'Squad' goals: Kids give hope to kids considering suicide
School counselors and administrators went back to school Friday, learning how to implement a suicide prevention and intervention program that's proven successful around the country.
The De Pere Unified School District became the second district in the state last year to implement the Hope Squad.
It's now expanding to several more local districts this month.
"The Hope Squad is a group of students who are nominated by their peers to help other kids who are having problems or some challenges. Maybe they're feeling sad, have some worries, and they're trained to be good listeners and problem solvers for these kids," says Melanie Brick, school social worker for De Pere Schools. "We train them to identify problems they can help other kids work with or problems they need to seek an adult's help with."
Brick helped implement the Hope Squad for fifth and sixth graders at Foxview Intermediate School in De Pere last year.
Students embraced the new program and ran with it.
"The kids are so resilient and so curious and they really want to help their peers, so they've been highly motivated to learn the skills it takes to be a good listener," says Brick.
The Hope Squad teaches kids to help kids and know when to get adults involved.
"We do not do staff nominations. We do peer nominations, so we have students choose other kids who they feel are good listeners... kids they would want to go to if they were having a problem," explains Brick. "It's not a popularity contest. It's more about kids who are kind and good listeners and good problem solvers."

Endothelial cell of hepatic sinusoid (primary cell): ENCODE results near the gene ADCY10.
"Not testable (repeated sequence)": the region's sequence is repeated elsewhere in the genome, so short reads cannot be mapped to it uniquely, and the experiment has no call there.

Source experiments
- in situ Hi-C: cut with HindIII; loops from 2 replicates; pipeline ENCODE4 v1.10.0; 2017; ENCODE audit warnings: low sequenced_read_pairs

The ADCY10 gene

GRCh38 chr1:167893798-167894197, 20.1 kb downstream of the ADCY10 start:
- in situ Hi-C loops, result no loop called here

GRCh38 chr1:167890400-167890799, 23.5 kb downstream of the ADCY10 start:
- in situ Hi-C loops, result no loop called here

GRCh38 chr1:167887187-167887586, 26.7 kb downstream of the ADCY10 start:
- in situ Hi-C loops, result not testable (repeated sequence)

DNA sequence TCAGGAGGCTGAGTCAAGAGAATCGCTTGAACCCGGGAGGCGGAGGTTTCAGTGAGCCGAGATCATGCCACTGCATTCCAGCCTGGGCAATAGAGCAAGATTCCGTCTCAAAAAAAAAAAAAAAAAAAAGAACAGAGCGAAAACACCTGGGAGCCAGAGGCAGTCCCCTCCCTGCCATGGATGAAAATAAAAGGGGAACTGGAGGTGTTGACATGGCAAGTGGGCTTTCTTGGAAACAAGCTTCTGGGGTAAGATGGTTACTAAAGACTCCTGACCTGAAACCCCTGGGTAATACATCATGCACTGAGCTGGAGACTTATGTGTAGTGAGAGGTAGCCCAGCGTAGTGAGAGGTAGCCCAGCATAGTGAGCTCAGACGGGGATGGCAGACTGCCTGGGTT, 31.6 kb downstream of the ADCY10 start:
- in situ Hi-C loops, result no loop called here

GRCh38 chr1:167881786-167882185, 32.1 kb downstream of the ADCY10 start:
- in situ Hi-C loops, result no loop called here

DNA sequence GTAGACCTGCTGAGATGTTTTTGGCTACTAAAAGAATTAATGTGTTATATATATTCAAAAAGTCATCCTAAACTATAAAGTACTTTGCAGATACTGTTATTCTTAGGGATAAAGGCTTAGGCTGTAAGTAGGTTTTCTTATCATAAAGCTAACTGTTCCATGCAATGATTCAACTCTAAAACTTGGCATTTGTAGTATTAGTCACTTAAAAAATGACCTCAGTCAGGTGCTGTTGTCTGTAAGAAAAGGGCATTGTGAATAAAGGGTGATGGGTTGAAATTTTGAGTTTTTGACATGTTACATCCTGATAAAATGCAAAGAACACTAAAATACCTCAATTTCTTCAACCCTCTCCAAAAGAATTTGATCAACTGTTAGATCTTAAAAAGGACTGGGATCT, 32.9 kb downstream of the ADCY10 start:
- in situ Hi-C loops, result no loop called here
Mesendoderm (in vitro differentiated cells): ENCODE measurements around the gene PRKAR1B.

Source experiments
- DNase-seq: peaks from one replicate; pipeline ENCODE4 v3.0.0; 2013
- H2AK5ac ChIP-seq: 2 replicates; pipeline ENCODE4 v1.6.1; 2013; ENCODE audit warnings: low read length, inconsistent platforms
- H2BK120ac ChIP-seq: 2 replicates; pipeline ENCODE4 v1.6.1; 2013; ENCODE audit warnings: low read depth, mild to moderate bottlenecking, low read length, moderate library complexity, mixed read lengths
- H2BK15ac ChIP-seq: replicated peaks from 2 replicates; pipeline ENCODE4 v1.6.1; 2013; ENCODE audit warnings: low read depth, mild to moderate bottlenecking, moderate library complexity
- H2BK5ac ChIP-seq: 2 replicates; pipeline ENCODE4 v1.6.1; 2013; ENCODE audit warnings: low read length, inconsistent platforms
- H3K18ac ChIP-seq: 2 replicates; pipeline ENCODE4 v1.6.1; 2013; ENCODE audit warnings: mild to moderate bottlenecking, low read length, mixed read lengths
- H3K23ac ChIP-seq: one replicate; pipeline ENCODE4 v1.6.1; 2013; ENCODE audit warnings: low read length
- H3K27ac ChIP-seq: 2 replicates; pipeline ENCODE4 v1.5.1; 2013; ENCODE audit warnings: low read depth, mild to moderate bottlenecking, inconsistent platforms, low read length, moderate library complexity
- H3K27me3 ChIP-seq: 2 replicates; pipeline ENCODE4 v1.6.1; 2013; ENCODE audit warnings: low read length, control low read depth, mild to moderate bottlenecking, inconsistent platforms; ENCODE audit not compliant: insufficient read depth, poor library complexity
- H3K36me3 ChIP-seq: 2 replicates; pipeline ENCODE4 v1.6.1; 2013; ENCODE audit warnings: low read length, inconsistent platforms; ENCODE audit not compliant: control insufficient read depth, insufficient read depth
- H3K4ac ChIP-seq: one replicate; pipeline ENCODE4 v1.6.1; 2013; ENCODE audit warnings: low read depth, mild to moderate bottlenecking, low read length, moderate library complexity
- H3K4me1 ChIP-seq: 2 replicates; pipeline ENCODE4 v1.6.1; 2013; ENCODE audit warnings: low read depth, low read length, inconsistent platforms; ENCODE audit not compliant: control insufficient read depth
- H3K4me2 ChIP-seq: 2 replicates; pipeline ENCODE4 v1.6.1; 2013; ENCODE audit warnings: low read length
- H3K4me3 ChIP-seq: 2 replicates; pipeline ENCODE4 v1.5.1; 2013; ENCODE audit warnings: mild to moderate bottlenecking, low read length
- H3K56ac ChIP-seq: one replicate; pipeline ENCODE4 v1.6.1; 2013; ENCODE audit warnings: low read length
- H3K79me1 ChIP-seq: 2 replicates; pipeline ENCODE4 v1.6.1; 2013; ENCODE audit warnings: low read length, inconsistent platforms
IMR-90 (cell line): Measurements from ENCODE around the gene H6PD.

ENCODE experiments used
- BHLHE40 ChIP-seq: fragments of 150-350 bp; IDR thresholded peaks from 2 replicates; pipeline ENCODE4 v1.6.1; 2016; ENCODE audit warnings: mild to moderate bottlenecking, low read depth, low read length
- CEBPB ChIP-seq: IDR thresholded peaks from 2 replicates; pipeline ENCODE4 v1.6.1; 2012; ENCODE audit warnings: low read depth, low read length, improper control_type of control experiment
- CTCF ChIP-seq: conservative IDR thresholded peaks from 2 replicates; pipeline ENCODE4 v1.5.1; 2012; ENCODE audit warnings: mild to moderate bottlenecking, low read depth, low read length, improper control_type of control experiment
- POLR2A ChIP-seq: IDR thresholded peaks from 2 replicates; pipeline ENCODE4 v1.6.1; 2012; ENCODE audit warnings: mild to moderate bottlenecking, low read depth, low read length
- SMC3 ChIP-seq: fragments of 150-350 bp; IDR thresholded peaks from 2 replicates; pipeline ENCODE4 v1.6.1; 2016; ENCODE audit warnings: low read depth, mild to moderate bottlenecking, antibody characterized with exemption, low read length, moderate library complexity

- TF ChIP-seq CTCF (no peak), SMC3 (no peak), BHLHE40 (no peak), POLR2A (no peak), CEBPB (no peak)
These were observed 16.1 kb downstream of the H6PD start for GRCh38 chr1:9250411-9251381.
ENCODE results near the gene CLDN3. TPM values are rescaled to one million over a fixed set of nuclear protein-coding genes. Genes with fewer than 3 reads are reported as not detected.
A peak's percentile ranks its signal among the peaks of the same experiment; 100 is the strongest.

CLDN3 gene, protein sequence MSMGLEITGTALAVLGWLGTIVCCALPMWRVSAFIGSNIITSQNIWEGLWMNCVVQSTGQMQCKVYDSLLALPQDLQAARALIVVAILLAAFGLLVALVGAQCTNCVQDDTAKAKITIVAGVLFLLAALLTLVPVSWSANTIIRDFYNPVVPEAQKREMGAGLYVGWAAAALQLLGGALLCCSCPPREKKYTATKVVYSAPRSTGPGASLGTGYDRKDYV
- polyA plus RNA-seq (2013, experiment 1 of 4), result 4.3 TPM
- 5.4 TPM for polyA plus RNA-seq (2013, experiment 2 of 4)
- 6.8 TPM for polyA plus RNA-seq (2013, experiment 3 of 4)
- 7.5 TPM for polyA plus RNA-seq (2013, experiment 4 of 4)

Former Utah high school principal, Dr. Greg Hudnall, founded the Hope Squad 15 years ago.
"I was contacted by the Provo Police Department to come down and identify the body of a 14-year old who had taken his life right next to my school," recounts Hudnall. "And it was by far, one of the most difficult challenges, and when I got done, I walked to my car, and I literally threw up and sobbed, and then I made a vow to do everything I could to help prevent suicide."
He's now working to take the Hope Squad around the world to address a societal problem.
"The piece that we were missing is peer to peer. A ninth grader came into Provo High School right after the Christmas holidays, took his watch off, gave it to his best friend, said I'm not going to read this after tomorrow. He went on to tell five other friends that he was going to take his life. Not one of the friends told an adult, and the next day, he died by suicide, so we knew we needed to change that wall of silence, that tide," says Hudnall.
Friday, he was at St. Norbert College, training counselors, administrators and staff from De Pere, West De Pere, Ashwaubenon and Green Bay how to make the Hope Squad successful among their students.
"It's the kids! I love being around these young people because they feel so empowered, and they feel like they're making a difference," says Hudnall.
"If we can kind of put some eyes or ears in the school, other than the staff, we feel like that's a real benefit to our students," says Brick.
"At Timpview High School, that we started in 15 years ago, the principal called me in May, right after graduation and he said, hey, Greg, I just want to remind you, we started this 15 years ago, and it's been 15 years without a suicide," says Hudnall with a smile.
It's finding success where there's hope.
The Hope Squad started at Foxview Intermediate in De Pere with funding from state mental health grants, but the new training and curriculum to expand into more schools is continuing thanks to contributions and donations from the community. If you'd like to donate to the program, checks can be made payable to the Unified School District of De Pere, at 1700 Chicago Street, De Pere, WI 54115. The Unified School District of De Pere is the fiscal agent for Hope Squad funds throughout the area.